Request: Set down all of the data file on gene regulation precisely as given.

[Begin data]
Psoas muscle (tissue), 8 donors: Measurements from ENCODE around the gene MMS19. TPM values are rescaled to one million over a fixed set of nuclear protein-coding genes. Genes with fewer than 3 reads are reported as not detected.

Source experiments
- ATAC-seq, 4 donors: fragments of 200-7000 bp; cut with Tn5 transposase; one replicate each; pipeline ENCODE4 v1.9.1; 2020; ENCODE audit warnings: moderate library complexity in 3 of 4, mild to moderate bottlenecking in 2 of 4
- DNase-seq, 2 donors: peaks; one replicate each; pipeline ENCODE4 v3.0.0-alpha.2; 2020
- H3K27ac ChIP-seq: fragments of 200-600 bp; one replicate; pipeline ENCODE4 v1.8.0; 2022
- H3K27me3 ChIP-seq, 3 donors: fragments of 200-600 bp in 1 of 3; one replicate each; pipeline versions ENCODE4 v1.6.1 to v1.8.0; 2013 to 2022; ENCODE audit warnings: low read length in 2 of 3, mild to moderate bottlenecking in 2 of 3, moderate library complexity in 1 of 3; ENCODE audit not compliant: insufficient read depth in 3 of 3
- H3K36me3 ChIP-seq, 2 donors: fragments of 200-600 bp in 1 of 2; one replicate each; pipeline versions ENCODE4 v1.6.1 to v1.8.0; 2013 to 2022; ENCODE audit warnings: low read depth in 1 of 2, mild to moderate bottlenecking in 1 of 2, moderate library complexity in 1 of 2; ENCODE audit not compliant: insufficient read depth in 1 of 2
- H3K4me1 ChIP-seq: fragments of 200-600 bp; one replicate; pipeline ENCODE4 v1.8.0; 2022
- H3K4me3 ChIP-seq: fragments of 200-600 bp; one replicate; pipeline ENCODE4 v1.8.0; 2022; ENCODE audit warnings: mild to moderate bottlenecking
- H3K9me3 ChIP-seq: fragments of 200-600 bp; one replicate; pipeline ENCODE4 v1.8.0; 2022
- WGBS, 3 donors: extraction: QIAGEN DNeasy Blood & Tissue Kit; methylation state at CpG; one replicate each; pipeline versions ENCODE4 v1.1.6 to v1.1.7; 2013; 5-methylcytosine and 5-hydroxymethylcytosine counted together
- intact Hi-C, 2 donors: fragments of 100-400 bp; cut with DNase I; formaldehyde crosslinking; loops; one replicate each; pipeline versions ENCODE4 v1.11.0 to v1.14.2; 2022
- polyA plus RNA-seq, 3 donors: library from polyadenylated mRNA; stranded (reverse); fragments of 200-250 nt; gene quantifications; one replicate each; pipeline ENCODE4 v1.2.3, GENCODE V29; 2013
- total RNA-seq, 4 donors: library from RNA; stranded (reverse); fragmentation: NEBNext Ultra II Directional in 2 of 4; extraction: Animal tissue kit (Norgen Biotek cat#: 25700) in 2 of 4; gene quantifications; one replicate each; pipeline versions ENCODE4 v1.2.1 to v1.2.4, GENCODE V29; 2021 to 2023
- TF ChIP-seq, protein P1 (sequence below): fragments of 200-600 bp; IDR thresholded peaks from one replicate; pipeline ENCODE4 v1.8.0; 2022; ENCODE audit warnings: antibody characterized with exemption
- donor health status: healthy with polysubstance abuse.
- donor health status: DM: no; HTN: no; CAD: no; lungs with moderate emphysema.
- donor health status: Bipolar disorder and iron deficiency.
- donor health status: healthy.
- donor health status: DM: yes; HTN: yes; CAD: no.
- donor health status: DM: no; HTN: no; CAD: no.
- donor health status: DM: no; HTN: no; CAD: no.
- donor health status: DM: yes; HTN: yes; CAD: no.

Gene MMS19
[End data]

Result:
Psoas muscle (tissue), 8 donors: Measurements from ENCODE around the gene MMS19. TPM values are rescaled to one million over a fixed set of nuclear protein-coding genes. Genes with fewer than 3 reads are reported as not detected.

Source experiments
- ATAC-seq, 4 donors: fragments of 200-7000 bp; cut with Tn5 transposase; one replicate each; pipeline ENCODE4 v1.9.1; 2020; ENCODE audit warnings: moderate library complexity in 3 of 4, mild to moderate bottlenecking in 2 of 4
- DNase-seq, 2 donors: peaks; one replicate each; pipeline ENCODE4 v3.0.0-alpha.2; 2020
- H3K27ac ChIP-seq: fragments of 200-600 bp; one replicate; pipeline ENCODE4 v1.8.0; 2022
- H3K27me3 ChIP-seq, 3 donors: fragments of 200-600 bp in 1 of 3; one replicate each; pipeline versions ENCODE4 v1.6.1 to v1.8.0; 2013 to 2022; ENCODE audit warnings: low read length in 2 of 3, mild to moderate bottlenecking in 2 of 3, moderate library complexity in 1 of 3; ENCODE audit not compliant: insufficient read depth in 3 of 3
- H3K36me3 ChIP-seq, 2 donors: fragments of 200-600 bp in 1 of 2; one replicate each; pipeline versions ENCODE4 v1.6.1 to v1.8.0; 2013 to 2022; ENCODE audit warnings: low read depth in 1 of 2, mild to moderate bottlenecking in 1 of 2, moderate library complexity in 1 of 2; ENCODE audit not compliant: insufficient read depth in 1 of 2
- H3K4me1 ChIP-seq: fragments of 200-600 bp; one replicate; pipeline ENCODE4 v1.8.0; 2022
- H3K4me3 ChIP-seq: fragments of 200-600 bp; one replicate; pipeline ENCODE4 v1.8.0; 2022; ENCODE audit warnings: mild to moderate bottlenecking
- H3K9me3 ChIP-seq: fragments of 200-600 bp; one replicate; pipeline ENCODE4 v1.8.0; 2022
- WGBS, 3 donors: extraction: QIAGEN DNeasy Blood & Tissue Kit; methylation state at CpG; one replicate each; pipeline versions ENCODE4 v1.1.6 to v1.1.7; 2013; 5-methylcytosine and 5-hydroxymethylcytosine counted together
- intact Hi-C, 2 donors: fragments of 100-400 bp; cut with DNase I; formaldehyde crosslinking; loops; one replicate each; pipeline versions ENCODE4 v1.11.0 to v1.14.2; 2022
- polyA plus RNA-seq, 3 donors: library from polyadenylated mRNA; stranded (reverse); fragments of 200-250 nt; gene quantifications; one replicate each; pipeline ENCODE4 v1.2.3, GENCODE V29; 2013
- total RNA-seq, 4 donors: library from RNA; stranded (reverse); fragmentation: NEBNext Ultra II Directional in 2 of 4; extraction: Animal tissue kit (Norgen Biotek cat#: 25700) in 2 of 4; gene quantifications; one replicate each; pipeline versions ENCODE4 v1.2.1 to v1.2.4, GENCODE V29; 2021 to 2023
- TF ChIP-seq, protein P1 (sequence below): fragments of 200-600 bp; IDR thresholded peaks from one replicate; pipeline ENCODE4 v1.8.0; 2022; ENCODE audit warnings: antibody characterized with exemption
- donor health status: healthy with polysubstance abuse.
- donor health status: DM: no; HTN: no; CAD: no; lungs with moderate emphysema.
- donor health status: Bipolar disorder and iron deficiency.
- donor health status: healthy.
- donor health status: DM: yes; HTN: yes; CAD: no.
- donor health status: DM: no; HTN: no; CAD: no.
- donor health status: DM: no; HTN: no; CAD: no.
- donor health status: DM: yes; HTN: yes; CAD: no.

Gene MMS19